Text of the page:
Figure: 3.15 (a) Series resonance circuit with variable h.t. reactors (b) Equivalent circuit of (a)Figure. 3.15 (b) represents an equivalent circuit for series resonance circuit.

 

Fig. 3.15 (b) represents an equivalent circuit for series resonance circuit. Here R is usually of low value. After the resonance condition is achieved, the output voltage can be increased by increasing the input voltage. The feed transformers are rated for nominal current ratings of the reactor. Under resonance, the output voltage will be


 

Where Q is the quality factor of the inductor which usually varies between 40 and 80. This means that with Q = 40, the output voltage is 40 times the supply voltage. It also means that the reactive power requirements of the load capacitance in kVA are 40 times the power to be provided by the feed transformer in KW. This results in a relatively small power rating for the feed transformer.

 

The following are the advantages of series resonance circuit.

 

·        The power requirements in KW of the feed circuit are (kVA)/Q where kVA is the reactive

 

·        Power requirements of the load and Q is the quality factor of variable reactor usually greaterthan 40. Hence, the requirement is very small.

 

·        The series resonance circuit suppresses harmonics and interference to a large extent. The near sinusoidal wave helps accurate partial discharge of measurements and is also desirable for measuring loss angle and capacitance of insulating materials using Schering Bridge. In case of a flashover or breakdown of a test specimen during testing on high voltage side, the resonant circuit is detuned and the test voltage collapses immediately. The short circuit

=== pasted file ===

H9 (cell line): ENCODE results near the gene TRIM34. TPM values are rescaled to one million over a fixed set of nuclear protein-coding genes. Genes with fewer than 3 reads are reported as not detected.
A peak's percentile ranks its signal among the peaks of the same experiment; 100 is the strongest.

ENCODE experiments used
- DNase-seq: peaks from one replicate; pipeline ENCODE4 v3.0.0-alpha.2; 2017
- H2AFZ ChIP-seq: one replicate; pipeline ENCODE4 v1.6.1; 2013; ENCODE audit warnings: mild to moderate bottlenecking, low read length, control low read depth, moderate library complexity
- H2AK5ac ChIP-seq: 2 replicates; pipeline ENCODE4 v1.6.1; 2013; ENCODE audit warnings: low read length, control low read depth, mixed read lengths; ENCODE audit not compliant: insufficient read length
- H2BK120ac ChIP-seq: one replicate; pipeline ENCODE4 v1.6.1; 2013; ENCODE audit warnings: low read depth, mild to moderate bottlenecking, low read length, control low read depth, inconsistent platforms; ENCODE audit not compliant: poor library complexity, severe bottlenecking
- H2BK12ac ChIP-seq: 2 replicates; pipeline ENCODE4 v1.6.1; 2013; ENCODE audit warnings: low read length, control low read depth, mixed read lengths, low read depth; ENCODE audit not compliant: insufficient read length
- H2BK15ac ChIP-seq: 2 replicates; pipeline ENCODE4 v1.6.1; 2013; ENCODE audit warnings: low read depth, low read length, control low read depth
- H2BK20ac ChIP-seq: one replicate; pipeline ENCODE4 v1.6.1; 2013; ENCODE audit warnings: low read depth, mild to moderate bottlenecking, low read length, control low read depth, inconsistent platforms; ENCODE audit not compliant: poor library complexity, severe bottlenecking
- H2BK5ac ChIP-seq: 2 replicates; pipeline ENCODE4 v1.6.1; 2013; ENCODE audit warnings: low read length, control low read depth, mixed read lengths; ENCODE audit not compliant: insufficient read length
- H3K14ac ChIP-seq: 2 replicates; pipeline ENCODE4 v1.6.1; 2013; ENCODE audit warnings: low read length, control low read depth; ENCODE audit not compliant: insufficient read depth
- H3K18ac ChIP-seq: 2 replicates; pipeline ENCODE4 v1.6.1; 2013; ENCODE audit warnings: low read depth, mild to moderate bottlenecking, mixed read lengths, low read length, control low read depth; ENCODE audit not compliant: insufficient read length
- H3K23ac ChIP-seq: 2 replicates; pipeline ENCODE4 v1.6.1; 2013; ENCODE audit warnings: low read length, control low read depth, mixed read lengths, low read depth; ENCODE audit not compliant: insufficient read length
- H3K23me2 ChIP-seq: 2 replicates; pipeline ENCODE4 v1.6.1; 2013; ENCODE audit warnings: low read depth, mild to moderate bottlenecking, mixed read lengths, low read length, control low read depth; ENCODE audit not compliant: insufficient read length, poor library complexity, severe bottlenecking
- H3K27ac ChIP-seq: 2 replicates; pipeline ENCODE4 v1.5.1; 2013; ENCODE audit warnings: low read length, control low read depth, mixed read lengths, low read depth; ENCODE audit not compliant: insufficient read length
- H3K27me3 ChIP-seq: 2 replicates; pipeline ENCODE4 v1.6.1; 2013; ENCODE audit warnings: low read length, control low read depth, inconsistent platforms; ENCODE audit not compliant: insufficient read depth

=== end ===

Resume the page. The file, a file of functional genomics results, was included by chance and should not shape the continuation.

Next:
·        Current is limited by the reactance of the variable reactor. It has proved to be of great value as the weak part of the isolation of the specimen does not get destroyed. In fact, since the arc flash over has very small energy, it is easier to observe where exactly the flashover is occurring by delaying the tripping of supply and allowing the recurrence of flashover.

No separate compensating reactors (just as we have in case of test transformers) are required. This results in a lower overall weight.  


When testing SF6 switchgear, multiple breakdowns do not result in high transients. Hence, no special protection against transients is required.  


Series or parallel connections of several units are not at all a problem. Any number of units can be connected in series without bothering for the impedance problem which is very severely associated with a cascaded test transformer. In case the test specimen requires large current for testing, units may be connected in parallel without any problem.


In an attempt to take advantage of both the methods of connections, i.e., series and parallel resonant systems, a third system employing series parallel connections was tried. This is basically a modification of a series resonant system to provide most of the characteristics of the parallel system. Fig. 3.17. Shows a schematic of a typical series parallel method.